Shields can be divided into parts. Often this is done to accomodate emblems (charges) that are added due to marriage or other reasons. (See Marshalling Your Arms, below.) Additionally, if a charge is placed anywhere but center, it's important to know exactly where the charge is located. This especially comes into play when creating a written description of your coat of arms. (More in a future posting called The Blazon of Arms.)
The segments of a shield are as follows:
The top is called the "chief."
The bottom is called the "base."
The right side is the "dexter" side.
The left side is the "sinister" side.
SIDE NOTE (pun intended): When you are looking at a picture of a shield, the side that appears on the left is actually the “right” side of the shield. This is determined by the way that a shield is held on the arm. Imagine holding a shield on your left arm. The side closest to your right arm is the “right” or dexter side of the shield. Now imagine turning the shield around so you can look at it. The proper “right” or dexter side is now on your left, but it’s still called the dexter side.
When you place your charges on the shield, be sure to create a proper balance. You wouldn't want to place too many images on any one side, or too many on the top. Below are some examples of coats of arms with a number of charges properly balanced. These are exceptionally "busy" coats of arms, but they are all historical and keep the charges well balanced.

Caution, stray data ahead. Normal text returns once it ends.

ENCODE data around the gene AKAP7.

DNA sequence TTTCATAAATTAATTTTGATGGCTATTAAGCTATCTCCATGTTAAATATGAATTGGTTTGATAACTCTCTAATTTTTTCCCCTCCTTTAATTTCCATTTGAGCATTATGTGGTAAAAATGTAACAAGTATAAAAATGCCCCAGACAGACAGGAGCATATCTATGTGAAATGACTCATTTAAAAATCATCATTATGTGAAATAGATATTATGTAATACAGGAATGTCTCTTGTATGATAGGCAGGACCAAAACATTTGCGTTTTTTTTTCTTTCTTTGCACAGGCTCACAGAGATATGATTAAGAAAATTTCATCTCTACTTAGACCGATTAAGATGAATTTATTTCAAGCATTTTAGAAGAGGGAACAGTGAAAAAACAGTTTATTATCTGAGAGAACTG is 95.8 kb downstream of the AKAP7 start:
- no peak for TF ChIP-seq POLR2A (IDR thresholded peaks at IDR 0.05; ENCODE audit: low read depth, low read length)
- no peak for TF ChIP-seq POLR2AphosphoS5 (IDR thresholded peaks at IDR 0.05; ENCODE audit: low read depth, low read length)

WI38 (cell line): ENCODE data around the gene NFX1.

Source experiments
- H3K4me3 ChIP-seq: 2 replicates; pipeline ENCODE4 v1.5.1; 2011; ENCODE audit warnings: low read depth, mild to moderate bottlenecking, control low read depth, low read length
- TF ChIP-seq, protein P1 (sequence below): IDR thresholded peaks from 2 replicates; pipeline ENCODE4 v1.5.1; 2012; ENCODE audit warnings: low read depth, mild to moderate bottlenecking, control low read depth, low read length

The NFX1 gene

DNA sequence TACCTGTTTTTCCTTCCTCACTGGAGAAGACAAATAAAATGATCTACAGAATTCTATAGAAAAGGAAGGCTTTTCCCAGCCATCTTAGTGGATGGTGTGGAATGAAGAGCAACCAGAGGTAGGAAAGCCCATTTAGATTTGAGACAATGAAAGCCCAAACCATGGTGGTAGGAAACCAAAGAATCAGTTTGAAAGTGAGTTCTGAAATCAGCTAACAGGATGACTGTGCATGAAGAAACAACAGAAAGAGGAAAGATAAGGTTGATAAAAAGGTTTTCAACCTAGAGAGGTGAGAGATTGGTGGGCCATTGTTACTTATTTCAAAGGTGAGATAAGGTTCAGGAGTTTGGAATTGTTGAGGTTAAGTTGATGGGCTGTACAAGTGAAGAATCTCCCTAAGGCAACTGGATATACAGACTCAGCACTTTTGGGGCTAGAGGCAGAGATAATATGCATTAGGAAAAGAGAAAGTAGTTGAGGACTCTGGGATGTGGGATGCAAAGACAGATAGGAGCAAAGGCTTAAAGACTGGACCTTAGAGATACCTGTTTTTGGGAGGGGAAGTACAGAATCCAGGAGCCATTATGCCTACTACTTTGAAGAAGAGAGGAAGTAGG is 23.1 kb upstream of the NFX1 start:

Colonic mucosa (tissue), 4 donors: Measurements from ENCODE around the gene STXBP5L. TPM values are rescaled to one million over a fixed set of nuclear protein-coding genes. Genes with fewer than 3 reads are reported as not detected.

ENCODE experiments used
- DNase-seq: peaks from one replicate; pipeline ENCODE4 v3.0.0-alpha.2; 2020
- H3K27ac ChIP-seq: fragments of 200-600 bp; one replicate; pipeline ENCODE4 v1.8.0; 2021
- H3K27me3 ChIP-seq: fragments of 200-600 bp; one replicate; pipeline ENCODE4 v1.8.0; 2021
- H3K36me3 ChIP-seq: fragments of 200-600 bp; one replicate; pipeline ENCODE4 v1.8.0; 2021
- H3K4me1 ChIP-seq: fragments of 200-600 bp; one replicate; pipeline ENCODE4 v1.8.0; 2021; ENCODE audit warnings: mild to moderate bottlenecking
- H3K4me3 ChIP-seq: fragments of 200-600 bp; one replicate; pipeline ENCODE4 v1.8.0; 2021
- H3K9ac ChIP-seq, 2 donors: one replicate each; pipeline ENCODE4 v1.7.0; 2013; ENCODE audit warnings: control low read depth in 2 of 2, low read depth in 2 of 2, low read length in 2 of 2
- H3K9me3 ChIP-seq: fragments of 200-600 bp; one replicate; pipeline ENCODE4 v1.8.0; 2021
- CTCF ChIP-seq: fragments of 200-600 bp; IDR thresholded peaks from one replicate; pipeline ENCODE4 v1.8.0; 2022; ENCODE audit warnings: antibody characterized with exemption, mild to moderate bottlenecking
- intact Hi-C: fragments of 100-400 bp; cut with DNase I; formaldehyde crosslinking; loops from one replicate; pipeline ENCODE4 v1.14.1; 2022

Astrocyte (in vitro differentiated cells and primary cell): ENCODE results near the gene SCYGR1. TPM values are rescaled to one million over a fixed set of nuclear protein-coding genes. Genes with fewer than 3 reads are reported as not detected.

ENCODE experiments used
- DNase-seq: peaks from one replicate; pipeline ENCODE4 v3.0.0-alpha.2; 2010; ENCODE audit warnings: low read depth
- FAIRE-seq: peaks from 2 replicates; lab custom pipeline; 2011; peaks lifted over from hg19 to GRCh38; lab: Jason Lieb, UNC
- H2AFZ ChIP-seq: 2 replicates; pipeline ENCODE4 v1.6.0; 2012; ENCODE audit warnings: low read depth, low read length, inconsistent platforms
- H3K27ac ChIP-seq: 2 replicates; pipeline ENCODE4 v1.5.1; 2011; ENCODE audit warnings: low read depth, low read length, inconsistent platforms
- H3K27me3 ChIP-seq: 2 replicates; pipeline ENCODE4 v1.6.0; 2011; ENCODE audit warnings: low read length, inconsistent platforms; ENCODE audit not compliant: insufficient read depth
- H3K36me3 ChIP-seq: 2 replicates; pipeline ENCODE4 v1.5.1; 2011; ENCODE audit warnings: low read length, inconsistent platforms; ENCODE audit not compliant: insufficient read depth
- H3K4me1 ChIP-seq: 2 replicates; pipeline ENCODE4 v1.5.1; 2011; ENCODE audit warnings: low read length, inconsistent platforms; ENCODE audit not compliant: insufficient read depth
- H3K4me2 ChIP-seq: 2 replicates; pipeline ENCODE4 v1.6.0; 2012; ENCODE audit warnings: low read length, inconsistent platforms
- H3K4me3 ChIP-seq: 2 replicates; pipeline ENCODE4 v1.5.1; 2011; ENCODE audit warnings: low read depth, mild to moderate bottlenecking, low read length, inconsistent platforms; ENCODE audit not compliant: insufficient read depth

Below are some moderately busy examples that show proper balance.
And here are some simple coats of arms with good balance.
Marshalling Your Arms
The most common way to marshall arms was to divide the field in half, in which case the husband’s arms go on the dexter side. You could also divide the shield into quarters. The husband would generally receive the dominant quarters, which are 1 and 4. Other options may be utilized, such as this one I created for my sister-in-law and her husband (at left). The husband's coat of arms is a black plaid pattern on a green field. (The plaid pattern is called fretty.) To that I added the chevron and one lion charge of the Lyons name. This made quite a striking combination, I thought.
On the next post, we'll begin some finishing touches.